It is also known now that during the 50s, a maintenance worker sexually abused at least one student.

The school was closed in 1971; however, students were not permitted to go home, instead they were transferred to the Christie Student Residence in Tofino.

The residence was transferred to the West Coast District Council of Indian Chiefs in 1974 who would eventually shut down all operations in 1983.

Alberni Indian Residential School – Port Alberni 

Alberni Indian Residential School (IRSHDC)

This was one of two Indian Residential Schools run by the Presbyterian church, although it was run by the United Church for some of its history. It was in operation from 1892 to 1973. 

It began as the ‘Alberni Girls Home’ housing young Indigenous girls before being taken over by the United Church in 1925.

This particular residential school was destroyed by three separate fires and rebuilt after each incident — the fires took place in 1917, 1937 and 1941. 

In the 60s, the West Coast Council of Indian Chiefs petitioned and campaigned to have the school shut down claiming that children who were in need of aid were being dumped into the institution.

They were unsuccessful in their campaign.

In 1975 the school would eventually close down, then 20 years later, a former supervisor was finally charged in allegations of prolific patterns of abuse.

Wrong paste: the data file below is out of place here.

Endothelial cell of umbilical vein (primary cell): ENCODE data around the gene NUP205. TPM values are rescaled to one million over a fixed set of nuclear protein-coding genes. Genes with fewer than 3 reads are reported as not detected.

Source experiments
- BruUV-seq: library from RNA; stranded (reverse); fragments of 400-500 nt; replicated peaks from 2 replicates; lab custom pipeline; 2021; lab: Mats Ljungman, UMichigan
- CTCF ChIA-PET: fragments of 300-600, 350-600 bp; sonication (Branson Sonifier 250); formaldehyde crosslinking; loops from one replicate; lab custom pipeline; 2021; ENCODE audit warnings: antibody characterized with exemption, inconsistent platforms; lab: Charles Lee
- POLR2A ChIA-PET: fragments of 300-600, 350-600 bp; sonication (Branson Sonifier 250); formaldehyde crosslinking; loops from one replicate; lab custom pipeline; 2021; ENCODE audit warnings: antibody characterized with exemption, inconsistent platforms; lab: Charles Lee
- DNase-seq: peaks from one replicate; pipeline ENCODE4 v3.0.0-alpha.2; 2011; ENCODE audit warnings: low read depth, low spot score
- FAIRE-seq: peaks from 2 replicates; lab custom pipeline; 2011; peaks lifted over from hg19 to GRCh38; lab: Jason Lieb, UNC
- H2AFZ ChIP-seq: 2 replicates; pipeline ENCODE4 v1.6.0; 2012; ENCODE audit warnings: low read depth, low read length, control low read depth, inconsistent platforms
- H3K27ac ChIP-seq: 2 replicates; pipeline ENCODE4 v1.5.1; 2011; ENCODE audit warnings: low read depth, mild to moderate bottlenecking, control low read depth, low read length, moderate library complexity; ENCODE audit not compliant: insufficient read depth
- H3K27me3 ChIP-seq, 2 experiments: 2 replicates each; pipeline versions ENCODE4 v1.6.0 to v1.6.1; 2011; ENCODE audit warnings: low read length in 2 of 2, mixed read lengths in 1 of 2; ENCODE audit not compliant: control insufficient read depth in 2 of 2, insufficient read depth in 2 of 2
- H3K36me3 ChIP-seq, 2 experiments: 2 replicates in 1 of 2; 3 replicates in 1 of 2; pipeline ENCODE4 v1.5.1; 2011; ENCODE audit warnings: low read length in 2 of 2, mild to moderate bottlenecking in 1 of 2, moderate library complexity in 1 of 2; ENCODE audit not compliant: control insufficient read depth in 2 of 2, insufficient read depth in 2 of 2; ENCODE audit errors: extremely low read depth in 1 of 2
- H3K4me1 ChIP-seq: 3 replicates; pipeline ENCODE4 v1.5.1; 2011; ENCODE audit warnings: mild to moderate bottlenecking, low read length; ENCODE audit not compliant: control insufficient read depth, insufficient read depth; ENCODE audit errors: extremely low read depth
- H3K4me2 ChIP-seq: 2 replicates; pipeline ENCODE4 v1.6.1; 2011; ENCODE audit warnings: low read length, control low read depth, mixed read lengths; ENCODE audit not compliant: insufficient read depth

The supervisor in question worked at the school from 1948 to 1968 and was convicted of 18 counts of indecent assault against Indigenous students. 

He was sentenced to 11 years in prison just shy of 30 years after the assault took place. 

In early 2023, 17 unmarked graves were discovered around the site of the former Alberni Indian Residential School.

Ahousaht Residential School – Flores Island near Tofino

Ahousaht Residential School (IRSHDC)

This was another residential school that was operational near Tofino from 1895 to 1940, but this institution was operated by the Presbyterian church.

Like the Alberni Residential School, the United Church took over operations in 1925. 

This school was run by the church but received a large amount of their budget from federal government funding. 

Like many other residential schools, it was not allowed to speak dialects of the various First Nations in attendance here. 

According to the IRSHDC, it was an offence to speak either Chinook or Siwash. These infractions would often lead to some form of abuse at the hands of the teachers and supervisors at the school.

In 1936, the institution was inspected and the resulting report found that every staff member in the institution carried a “strap” and the sentiment that the children “never learned to work without punishment,” was common among the faculty members. 

This school was also set ablaze in 1940. Following the fire, the United Church decided to replace it with a day school in June of that year.

Those are the five Indian Residential Schools that operated on Vancouver Island, but across BC there were 18 and in Canada as a whole there were 130.

To this day, more evidence is still being uncovered about the atrocities that occurred in these institutions designed commit genocide of a myriad of unique cultures and First Peoples’ histories. 

With the third annual National Day for Truth and Reconciliation coming up on Saturday, September 30th, the details of how our own communities were and continue to be impacted by the Indian Residential School system are important to be familiar with. 

For more information on Residential Schools, visit the National Centre for Truth and Reconciliation or Victoria Orange Shirt Day Society online.

Curtis Blandy